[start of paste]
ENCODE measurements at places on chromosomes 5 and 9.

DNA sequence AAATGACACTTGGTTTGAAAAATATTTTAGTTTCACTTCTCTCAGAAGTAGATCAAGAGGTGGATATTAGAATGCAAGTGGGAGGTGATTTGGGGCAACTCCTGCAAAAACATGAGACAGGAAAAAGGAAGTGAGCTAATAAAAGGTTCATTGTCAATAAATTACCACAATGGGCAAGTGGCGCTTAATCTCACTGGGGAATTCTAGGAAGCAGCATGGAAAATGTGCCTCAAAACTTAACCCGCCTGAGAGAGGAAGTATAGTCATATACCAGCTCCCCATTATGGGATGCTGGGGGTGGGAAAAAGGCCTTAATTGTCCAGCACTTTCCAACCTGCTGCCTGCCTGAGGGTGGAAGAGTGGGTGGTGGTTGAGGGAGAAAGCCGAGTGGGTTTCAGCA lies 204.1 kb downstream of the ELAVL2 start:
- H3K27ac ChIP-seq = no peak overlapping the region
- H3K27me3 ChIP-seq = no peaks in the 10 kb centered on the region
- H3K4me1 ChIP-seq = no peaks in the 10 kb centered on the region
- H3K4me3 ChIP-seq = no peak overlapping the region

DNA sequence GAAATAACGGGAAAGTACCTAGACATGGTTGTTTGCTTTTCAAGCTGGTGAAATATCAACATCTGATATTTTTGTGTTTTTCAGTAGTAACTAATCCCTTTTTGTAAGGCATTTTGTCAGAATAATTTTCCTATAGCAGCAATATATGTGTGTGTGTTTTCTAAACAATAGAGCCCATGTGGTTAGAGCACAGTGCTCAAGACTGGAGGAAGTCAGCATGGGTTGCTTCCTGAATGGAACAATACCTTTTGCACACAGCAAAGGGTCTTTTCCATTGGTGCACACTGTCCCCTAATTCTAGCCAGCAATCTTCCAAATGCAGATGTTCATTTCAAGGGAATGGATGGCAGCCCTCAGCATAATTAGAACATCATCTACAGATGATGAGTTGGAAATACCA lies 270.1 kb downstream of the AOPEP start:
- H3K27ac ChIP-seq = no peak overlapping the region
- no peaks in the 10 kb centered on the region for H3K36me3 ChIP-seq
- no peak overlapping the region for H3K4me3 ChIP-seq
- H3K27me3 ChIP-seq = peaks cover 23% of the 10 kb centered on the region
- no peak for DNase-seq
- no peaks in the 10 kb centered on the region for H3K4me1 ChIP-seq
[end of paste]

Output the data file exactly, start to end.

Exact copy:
ENCODE measurements at places on chromosomes 5 and 9.

DNA sequence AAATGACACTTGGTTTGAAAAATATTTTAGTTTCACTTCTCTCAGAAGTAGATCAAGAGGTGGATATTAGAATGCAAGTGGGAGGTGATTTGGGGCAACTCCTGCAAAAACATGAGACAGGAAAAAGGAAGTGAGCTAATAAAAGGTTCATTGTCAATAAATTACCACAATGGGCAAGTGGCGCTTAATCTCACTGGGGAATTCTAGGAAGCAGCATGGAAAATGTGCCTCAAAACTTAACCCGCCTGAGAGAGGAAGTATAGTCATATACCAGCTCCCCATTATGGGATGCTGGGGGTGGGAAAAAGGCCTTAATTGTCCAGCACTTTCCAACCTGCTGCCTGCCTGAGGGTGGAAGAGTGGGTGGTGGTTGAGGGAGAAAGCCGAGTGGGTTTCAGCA lies 204.1 kb downstream of the ELAVL2 start:
- H3K27ac ChIP-seq = no peak overlapping the region
- H3K27me3 ChIP-seq = no peaks in the 10 kb centered on the region
- H3K4me1 ChIP-seq = no peaks in the 10 kb centered on the region
- H3K4me3 ChIP-seq = no peak overlapping the region

DNA sequence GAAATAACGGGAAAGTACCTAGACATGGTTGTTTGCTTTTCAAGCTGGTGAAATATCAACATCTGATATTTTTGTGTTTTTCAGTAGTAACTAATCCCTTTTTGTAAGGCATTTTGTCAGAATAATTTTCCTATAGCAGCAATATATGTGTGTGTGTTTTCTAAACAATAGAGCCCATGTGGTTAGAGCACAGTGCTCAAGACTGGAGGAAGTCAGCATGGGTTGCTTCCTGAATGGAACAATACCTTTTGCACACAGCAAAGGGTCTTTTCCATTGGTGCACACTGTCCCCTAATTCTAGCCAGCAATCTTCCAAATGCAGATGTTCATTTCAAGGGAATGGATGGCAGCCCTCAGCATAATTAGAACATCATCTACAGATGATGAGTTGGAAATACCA lies 270.1 kb downstream of the AOPEP start:
- H3K27ac ChIP-seq = no peak overlapping the region
- no peaks in the 10 kb centered on the region for H3K36me3 ChIP-seq
- no peak overlapping the region for H3K4me3 ChIP-seq
- H3K27me3 ChIP-seq = peaks cover 23% of the 10 kb centered on the region
- no peak for DNase-seq
- no peaks in the 10 kb centered on the region for H3K4me1 ChIP-seq